luminaries

印刷大きな文字で印刷

ページ番号1002432  更新日 平成31年1月18日

To the vast universe of Kenji’s dreams

Kenji Miyazawa was not only the author of wonderful stories such as “Night on the Milky Way Train” and “The Restaurant of Many Orders”, but also a farmer who learned agronomy and advised other local farmers. Kenji also inspired through music.
Hanamaki is where he was born and raised, and he loved it very much. There are many buildings and places where people can trace his life. Many fans and tourists visit these sites to commemorate him or get to know him.
We would like you to explore the hometown of the internationally acclaimed author, Kenji Miyazawa.

photograph:Future City Milky Way Railroad Mural

Future City Milky Way Railroad Mural

This fantastic 10m-high, 80m-wide mural, located only one minute from Hanamaki Station, was inspired by Kenji’s “Night on the Milky Way Train.” Painted in Lumilite Color, the mural glows exquisitely under ultraviolet light at night, yet appears as only a white outline during the day. Created in August 1994, it is now a popular tourist spot.

English Coast

photograph:English Coast


Kenji named a point on the western riverbank of the Kitakami River, about 2km east of Hanamaki Station, the “English Coast” as he adored England. While a teacher at an agricultural school, he often took his students there and had them do earth science field studies. Hanamaki City Hall Ph.0198-24-2111

Miyazawa Kenji Memorial Museum

photograph:Miyazawa Kenji Memorial Museum


This museum introduces Kenji’s accomplishments in literature, education, agriculture and science with personal belongings, originals writings, videos, slides and books. More than 200,000 people visit each year to learn about the life and work of this remarkable man. We recommend you experience Kenji’s interesting imaginary world “Ihatov.” Ph.0198-31-2319

Rasuchijin Association

photograph:Rasuchijin Association


As well as teaching agronomy and various arts to local farmers there, Kenji lived alone in this building until he fell sick in 1928. The building was relocated to the grounds of Hanamaki Agricultural High School and is maintained by the students. Hanamaki Agricultural High School Ph.0198-26-3131

Miyazawa Kenji Ihatov Museum

photograph:Miyazawa Kenji Ihatov Museum


This museum collects books, research bulletins, magazines and art work about Kenji and is the headquarters of the Miyazawa Kenji Association, Ihatov Center, an association for researchers and fans of Kenji. Books, picture books, CDs and videotapes of his work are available. The museum organizes lectures and workshops about him, and also holds concerts during the Kenji Festival and the Kenji Birthday Festival. Ph.0198-31-2116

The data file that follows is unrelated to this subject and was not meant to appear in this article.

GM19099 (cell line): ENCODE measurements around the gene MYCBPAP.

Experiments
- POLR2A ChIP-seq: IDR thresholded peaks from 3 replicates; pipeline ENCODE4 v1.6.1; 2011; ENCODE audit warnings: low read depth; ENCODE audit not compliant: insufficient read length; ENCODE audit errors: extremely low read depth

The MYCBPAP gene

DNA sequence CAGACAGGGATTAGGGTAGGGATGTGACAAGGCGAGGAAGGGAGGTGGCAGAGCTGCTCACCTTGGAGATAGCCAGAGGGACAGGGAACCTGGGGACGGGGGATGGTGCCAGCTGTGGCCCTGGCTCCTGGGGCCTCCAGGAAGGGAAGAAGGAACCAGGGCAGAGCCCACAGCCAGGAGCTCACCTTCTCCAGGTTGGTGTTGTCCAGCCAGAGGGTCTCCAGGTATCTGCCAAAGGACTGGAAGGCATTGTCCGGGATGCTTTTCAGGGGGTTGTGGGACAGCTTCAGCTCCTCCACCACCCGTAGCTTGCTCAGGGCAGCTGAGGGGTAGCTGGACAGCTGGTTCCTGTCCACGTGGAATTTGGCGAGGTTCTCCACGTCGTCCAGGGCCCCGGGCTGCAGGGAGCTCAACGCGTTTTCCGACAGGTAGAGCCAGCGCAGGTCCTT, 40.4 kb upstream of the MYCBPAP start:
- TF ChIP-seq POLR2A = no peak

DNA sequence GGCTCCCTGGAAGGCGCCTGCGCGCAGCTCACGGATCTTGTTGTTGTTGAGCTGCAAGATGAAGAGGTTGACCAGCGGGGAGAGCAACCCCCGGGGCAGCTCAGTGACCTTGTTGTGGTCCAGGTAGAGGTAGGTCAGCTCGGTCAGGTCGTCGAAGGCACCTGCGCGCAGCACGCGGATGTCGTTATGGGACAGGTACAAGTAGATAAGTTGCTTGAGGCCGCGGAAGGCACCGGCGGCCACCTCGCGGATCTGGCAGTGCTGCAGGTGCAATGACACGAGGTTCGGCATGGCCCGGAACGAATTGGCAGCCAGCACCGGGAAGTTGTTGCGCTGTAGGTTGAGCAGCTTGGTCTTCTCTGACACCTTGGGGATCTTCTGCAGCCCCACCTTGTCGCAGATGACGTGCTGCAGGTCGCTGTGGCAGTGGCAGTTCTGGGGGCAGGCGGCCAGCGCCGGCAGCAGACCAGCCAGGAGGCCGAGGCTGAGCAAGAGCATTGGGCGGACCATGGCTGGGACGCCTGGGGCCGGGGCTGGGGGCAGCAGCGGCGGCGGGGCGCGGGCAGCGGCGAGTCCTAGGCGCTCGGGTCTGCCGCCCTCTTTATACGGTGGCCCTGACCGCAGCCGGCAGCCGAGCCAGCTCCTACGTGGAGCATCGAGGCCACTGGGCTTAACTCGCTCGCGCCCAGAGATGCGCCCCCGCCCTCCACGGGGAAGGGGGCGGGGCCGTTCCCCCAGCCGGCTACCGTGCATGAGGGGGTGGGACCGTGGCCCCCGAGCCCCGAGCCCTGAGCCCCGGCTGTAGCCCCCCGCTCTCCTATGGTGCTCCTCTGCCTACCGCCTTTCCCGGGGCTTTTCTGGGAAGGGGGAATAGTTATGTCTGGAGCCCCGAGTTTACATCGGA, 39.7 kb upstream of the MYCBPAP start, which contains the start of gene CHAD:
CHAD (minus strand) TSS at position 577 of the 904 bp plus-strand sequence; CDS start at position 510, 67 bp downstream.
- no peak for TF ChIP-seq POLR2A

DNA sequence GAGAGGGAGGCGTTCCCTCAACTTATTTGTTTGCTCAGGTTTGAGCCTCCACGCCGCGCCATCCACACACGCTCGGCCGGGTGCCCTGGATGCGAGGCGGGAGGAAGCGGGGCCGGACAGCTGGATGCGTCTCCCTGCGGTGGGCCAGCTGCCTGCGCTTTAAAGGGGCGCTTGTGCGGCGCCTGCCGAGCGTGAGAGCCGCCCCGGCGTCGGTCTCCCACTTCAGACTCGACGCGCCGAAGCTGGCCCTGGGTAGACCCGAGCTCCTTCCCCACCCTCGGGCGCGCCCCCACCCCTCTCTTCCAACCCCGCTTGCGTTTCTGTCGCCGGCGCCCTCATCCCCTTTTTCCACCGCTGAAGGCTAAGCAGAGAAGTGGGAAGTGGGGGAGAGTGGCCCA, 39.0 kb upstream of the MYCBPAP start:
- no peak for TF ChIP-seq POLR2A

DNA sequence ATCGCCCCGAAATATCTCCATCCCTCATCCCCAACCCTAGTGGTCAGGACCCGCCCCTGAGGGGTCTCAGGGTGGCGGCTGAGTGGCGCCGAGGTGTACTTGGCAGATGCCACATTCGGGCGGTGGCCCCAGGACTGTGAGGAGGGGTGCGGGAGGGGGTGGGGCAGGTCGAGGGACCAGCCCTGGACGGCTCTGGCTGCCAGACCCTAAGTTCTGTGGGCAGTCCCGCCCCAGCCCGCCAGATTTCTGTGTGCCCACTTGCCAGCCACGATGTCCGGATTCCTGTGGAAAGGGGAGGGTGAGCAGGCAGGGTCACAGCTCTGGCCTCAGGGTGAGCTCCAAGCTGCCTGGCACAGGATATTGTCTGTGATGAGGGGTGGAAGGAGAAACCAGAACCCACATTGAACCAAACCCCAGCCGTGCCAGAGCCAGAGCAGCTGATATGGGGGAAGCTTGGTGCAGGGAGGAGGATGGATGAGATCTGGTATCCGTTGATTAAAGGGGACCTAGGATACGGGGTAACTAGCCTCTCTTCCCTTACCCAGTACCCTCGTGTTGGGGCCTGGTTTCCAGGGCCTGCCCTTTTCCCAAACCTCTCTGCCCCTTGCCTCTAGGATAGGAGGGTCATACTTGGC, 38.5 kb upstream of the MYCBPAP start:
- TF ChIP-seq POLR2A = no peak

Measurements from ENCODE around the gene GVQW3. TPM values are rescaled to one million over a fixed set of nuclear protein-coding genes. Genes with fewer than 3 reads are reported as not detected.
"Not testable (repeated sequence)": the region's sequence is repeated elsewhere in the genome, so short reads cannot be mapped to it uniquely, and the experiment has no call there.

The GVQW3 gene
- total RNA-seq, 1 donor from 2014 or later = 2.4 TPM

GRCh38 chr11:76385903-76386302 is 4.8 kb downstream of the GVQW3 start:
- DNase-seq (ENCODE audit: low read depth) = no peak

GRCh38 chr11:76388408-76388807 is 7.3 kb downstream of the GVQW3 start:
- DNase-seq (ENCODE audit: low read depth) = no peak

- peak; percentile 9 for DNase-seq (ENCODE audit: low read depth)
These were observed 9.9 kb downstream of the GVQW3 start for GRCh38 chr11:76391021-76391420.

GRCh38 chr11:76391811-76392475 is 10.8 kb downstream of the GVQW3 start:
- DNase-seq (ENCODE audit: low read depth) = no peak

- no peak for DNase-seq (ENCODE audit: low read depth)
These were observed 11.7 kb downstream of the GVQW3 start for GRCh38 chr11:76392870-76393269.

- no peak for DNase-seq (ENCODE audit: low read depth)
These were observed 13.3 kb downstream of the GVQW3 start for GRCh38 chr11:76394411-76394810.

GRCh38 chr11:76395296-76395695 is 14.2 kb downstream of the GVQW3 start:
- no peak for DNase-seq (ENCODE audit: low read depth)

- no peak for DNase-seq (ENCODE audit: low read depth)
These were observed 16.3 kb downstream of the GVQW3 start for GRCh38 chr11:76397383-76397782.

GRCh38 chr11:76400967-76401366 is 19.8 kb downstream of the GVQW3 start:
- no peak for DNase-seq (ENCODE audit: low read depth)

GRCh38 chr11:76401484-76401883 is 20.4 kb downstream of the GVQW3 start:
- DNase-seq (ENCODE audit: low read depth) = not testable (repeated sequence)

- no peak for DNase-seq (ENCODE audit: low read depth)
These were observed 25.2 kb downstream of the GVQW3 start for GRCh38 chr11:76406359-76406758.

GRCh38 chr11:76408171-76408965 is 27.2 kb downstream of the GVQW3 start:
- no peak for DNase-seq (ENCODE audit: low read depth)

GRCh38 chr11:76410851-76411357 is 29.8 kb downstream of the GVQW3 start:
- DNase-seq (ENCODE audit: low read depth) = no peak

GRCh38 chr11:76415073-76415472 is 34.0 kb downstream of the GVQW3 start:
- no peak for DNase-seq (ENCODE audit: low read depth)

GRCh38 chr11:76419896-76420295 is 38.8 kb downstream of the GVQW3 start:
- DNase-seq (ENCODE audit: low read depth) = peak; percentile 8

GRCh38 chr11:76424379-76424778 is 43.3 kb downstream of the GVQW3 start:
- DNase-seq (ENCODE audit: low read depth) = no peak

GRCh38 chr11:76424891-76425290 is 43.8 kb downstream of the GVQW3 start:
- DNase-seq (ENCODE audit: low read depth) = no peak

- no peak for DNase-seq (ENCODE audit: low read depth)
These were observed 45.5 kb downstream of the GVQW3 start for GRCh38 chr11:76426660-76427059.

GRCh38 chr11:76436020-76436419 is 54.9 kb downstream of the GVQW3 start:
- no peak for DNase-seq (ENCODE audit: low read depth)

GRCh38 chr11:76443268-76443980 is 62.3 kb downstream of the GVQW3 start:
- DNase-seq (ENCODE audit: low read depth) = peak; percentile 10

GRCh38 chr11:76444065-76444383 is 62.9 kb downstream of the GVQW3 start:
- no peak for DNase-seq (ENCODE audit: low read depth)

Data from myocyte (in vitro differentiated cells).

Polan Square Garden

photograph:Polan Square Garden


These south-facing flowerbeds, named after one of Kenji’s fantastic stories, “Polan Square”, have a wonderful, quiet atmosphere. You can spend a relaxing time strolling or resting among the re-created flowerbeds and floral clock. Miyazawa Kenji Memorial Museum Ph.0198-31-2319

Miyazawa Kenji Dowa Mura, Kenji’s School

photograph:Miyazawa Kenji Dowa Mura, Kenji’s School


You will be amazed when you come face-to-face with Kenji’s world at the modern fantasy lands, Dowa Mura and Kenji’s School. At Kenji’s School, movies, sound effects and displays in the five differently-themed rooms usher you into the fantastic world of his “imagery sketches.” Ph.0198-31-2211

Miyazawa Kenji

Born in Hanamaki on August 27th, 1896.
Became a teacher at Hanamaki Agricultural School in 1923.
Published a book of poetry, “Haru to Shura”, and a collection of children’s tales, “The Restaurant of Many Orders”, in 1924.
Founded Rasuchijin Association in 1926.
Passed away on September 21st, 1933.
His grave is at Shinshoji Temple, Hanamaki.

photograph:Miyazawa Kenji
(c)Rinpoo

Kenji was a great man of Hanamaki who developed his talent while young,unfortunately meeting a very early end.
While teaching at Hanamaki Agricultural School, he wrote many poems and fairy tales. When he resigned from the school at the age of 30, he founded the Rasuchijin Association and began solitary life. Though he started teaching agronomy to young local farmers there, he fell sick twice after that and was called to his eternal rest on September 21st, 1933. He was 37 years old.
He is well-known for his poems and fairy tales. As well as being a teacher and farmer, he also displayed his talents in fields such as astronomy, meteorology, geography, history, philosophy, religion, chemistry, horticulture, biology, fine art and music.
There are many sites in Hanamaki where visitors can trace his life.
Why don’t you visit “Ihatov”, Hanamaki, which Kenji named out of affection for the land of his birth?

photograph:Kenji poetic tablet

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